Estonia erupted with joy when Gerd Kanter became the first athlete to give them an Olympic gold when he won the discus throw in Beijing in 2008. Four years down the line, expectations have risen even more. And as the clock ticks towards London 2012, Estonians are hoping for a repeat from their favourite son.
“As the Olympics is coming closer, people are more curious and they really want to see me succeed again. I also want to live up to their expectations and do really well at the Games in London,” said a confident Kanter after a training session at the Aspire Academy yesterday.
Winning your country’s first Olympic medal could be a life-altering experience but Kanter feels things haven’t changed much.
“I don’t think life has changed much but whatever little has changed is only in a positive way. We are a small country and if something big like this happens, you become a hero overnight. Everyone knows you when you walk on the street. I think it’s been a positive change and I’m enjoying it. So I want to do it again,” said the 33-yr-old, who is looking to defend his Diamond League title in Doha. “I have been training here for the past two weeks. Doha was the part of my final preparatory camp for the beginning of the season. The facilities at Aspire are great and so far so good. No injuries and come Friday, is my first competition of the season so I will look to open with 65-66 metres.
“If I manage to do that and don’t win here also, it is okay as the result is going to get better. From now on the preparations are only keeping in mind the Olympics,” said Kanter, whose throw of 68.82 metres proved enough for gold at Beijing.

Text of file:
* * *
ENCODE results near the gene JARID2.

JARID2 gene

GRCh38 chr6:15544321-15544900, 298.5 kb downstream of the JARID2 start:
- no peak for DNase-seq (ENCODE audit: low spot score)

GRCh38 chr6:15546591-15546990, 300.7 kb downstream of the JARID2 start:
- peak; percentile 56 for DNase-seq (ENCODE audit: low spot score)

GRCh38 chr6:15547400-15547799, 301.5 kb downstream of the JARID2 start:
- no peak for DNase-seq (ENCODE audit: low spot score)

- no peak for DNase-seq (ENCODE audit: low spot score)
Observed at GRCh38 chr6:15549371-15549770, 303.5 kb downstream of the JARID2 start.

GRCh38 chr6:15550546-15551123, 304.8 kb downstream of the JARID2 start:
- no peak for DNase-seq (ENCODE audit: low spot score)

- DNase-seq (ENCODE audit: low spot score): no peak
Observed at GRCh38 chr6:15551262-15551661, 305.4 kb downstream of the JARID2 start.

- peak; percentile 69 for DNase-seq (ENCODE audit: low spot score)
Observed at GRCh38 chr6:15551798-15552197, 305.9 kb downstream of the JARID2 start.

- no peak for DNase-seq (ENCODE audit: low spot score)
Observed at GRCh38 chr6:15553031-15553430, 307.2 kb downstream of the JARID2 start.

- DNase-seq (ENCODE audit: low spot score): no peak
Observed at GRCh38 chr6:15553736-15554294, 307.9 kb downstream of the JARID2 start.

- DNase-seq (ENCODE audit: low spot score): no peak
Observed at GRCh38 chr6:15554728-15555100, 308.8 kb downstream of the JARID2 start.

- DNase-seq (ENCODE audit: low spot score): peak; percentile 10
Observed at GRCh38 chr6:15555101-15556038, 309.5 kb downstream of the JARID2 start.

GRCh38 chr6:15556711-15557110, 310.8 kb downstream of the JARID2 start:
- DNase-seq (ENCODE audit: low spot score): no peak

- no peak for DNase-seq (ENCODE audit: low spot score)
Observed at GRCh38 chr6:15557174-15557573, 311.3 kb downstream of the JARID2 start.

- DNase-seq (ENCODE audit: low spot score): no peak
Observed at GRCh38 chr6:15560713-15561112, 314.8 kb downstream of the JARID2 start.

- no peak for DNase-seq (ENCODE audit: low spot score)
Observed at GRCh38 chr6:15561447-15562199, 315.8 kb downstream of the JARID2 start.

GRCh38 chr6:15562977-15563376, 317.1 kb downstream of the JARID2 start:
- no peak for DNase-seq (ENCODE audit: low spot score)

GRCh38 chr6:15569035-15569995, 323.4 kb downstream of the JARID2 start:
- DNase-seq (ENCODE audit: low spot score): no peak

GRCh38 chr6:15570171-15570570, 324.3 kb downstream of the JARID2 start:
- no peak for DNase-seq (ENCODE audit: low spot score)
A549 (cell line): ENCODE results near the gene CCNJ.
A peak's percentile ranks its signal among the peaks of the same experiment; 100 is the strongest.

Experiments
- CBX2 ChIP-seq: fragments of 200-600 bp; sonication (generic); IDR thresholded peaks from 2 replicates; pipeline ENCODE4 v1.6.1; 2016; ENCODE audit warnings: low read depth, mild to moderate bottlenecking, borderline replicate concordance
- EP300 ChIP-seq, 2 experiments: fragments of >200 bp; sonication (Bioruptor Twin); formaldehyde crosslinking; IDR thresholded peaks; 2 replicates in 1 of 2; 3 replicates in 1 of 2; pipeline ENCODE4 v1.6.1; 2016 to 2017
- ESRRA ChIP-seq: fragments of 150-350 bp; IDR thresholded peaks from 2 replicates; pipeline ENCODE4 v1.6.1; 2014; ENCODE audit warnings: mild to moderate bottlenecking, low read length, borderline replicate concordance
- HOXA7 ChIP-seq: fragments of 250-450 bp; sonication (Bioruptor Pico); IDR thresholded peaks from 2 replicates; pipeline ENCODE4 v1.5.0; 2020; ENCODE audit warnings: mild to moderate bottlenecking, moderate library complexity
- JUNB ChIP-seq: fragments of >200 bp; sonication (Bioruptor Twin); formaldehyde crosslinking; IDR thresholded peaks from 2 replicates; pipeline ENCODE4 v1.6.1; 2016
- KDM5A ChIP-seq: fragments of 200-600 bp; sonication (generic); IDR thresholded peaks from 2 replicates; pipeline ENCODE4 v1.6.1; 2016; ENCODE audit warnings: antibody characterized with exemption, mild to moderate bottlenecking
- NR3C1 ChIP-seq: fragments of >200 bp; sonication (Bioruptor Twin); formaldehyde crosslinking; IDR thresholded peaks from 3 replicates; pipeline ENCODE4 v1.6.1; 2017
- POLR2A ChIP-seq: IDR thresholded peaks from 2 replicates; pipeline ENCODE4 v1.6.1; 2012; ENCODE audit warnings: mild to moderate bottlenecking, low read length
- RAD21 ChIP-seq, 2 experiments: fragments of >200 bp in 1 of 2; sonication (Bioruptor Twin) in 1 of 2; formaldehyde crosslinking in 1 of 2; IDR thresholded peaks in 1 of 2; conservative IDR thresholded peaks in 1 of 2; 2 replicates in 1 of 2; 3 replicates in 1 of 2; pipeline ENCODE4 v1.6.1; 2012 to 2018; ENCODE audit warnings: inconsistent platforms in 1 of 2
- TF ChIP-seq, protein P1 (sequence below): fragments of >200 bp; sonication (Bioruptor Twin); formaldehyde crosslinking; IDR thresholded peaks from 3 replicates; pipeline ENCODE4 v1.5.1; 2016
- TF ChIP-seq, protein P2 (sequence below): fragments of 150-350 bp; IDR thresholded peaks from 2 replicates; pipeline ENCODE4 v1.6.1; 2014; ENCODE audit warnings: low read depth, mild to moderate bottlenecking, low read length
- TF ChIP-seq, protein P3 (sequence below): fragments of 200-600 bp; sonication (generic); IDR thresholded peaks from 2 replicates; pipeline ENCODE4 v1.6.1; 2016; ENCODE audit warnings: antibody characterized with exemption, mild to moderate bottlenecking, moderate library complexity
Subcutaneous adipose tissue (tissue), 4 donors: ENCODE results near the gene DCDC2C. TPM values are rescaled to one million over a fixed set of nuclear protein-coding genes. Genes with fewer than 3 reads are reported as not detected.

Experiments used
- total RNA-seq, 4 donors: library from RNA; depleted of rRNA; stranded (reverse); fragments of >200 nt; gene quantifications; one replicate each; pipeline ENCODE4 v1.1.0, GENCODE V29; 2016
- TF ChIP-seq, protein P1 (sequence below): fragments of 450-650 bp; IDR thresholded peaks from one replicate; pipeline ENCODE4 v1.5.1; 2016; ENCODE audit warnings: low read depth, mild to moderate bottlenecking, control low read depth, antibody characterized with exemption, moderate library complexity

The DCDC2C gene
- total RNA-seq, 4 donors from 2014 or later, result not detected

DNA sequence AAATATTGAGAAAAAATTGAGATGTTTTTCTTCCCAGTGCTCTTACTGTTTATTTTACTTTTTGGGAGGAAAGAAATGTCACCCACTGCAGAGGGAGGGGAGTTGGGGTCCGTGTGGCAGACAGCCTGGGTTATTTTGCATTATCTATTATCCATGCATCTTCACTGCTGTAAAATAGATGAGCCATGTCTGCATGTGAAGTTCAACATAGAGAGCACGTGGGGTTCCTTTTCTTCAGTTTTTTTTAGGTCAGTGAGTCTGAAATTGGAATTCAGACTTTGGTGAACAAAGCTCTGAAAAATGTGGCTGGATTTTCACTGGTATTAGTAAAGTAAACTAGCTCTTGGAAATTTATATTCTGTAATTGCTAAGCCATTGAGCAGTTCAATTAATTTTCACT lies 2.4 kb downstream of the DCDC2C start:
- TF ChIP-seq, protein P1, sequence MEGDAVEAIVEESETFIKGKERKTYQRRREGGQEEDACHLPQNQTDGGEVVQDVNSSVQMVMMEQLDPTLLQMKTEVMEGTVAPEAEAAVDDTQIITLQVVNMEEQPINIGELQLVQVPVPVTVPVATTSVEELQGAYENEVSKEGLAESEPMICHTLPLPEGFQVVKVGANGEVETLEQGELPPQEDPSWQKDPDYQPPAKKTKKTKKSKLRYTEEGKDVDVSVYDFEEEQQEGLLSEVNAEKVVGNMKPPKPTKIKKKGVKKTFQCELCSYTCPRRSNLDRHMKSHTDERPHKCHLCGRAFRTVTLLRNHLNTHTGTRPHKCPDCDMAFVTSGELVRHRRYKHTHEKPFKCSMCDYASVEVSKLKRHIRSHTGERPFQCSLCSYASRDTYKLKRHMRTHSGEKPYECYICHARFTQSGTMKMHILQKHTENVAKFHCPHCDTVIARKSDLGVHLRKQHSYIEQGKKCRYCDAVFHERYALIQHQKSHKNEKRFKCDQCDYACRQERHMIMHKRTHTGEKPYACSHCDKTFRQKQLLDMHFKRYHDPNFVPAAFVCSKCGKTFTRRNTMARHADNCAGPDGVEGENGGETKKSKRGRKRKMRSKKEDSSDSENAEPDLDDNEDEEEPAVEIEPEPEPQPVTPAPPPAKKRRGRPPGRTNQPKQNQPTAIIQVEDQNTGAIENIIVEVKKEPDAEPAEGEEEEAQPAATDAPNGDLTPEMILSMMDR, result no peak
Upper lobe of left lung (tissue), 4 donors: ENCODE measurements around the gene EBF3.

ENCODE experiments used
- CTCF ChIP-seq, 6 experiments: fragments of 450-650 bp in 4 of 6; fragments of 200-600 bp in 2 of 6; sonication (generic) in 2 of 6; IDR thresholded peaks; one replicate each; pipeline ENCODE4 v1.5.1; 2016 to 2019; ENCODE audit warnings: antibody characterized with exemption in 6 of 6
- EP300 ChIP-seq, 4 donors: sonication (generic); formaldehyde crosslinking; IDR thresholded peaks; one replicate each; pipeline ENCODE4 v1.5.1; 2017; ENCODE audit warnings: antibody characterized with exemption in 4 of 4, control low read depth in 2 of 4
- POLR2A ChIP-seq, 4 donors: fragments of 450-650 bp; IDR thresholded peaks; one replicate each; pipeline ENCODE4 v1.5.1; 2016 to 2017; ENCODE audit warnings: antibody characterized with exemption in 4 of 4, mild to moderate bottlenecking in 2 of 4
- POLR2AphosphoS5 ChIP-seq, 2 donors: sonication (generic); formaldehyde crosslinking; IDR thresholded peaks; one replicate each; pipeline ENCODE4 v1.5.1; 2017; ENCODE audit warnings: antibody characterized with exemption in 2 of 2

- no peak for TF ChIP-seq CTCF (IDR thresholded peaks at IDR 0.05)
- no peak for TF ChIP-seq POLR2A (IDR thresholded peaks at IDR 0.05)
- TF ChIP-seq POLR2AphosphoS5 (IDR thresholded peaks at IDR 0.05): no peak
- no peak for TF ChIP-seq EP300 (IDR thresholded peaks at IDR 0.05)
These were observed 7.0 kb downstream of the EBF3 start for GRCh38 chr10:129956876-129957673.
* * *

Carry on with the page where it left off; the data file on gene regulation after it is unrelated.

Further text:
Kanter, who will be competing in his third Olympics, feels if he could achieve the same distance in London he could complete a grand double.
“To win in London, I think a same result would do like in Beijing. A 68.50 to 69.50 metres or so should be enough. I have not been able to get that result so far in training as the focus till now has been on weights and stuff. But I’m not much worried about that as we will be having 10 weeks where we really slow down and prepare for it. Hopefully, I will peak and will be ready for London,” felt Kanter, who won a silver at the 2011 World Championships in Daegu, behind Robert Hartings of Germany.
Apart from Harting, Kanter would be facing a stiff challenge at the Games from Piotr Malachowski of Poland, Iranian Ehsan Haddadi and Australian Benn Harradine, who just set the world leading mark for 2012 with a throw of 67.53 metres at the Townsville Student and Allcomers Games. “Yes, these guys are the ones to be wary of but I feel my main advantage against these athletes is my experience. I have been in the sport for 10 years and have seen the highs and lows. Mentally, I think I’m better prepared to handle situations. I’m sure I can transform all this into getting the desired result at the Games.”
Kanter also revealed that he has a different training programme for London and it has a lot to do with his age and body.
“The preparation from the last Olympics and this is different. I’m four years older and I have to do something differently and hope that the result will be same again. I’m 33 and no longer in the 20s and so my coach and I have to work out ways to get the same result from an older body. Your body keeps changing and so you have to adapt to new things but I’m pretty sure I can provide a repeat,” said Kanter, who threw more than 70 metres in four different rounds in Helsingborg, Sweden in 2006.
“Throwing over 70 metres is possible but it’s like a target something everyone wants to achieve. So far such a result has come only at World Championships at Helsinki in 2005 (Virgilijus Alekna of Lithuania 70.17). It can be done but it will all depend on the conditions. Everything has to be good on that day. But I do believe it can be achieved,” said Kanter before signing off.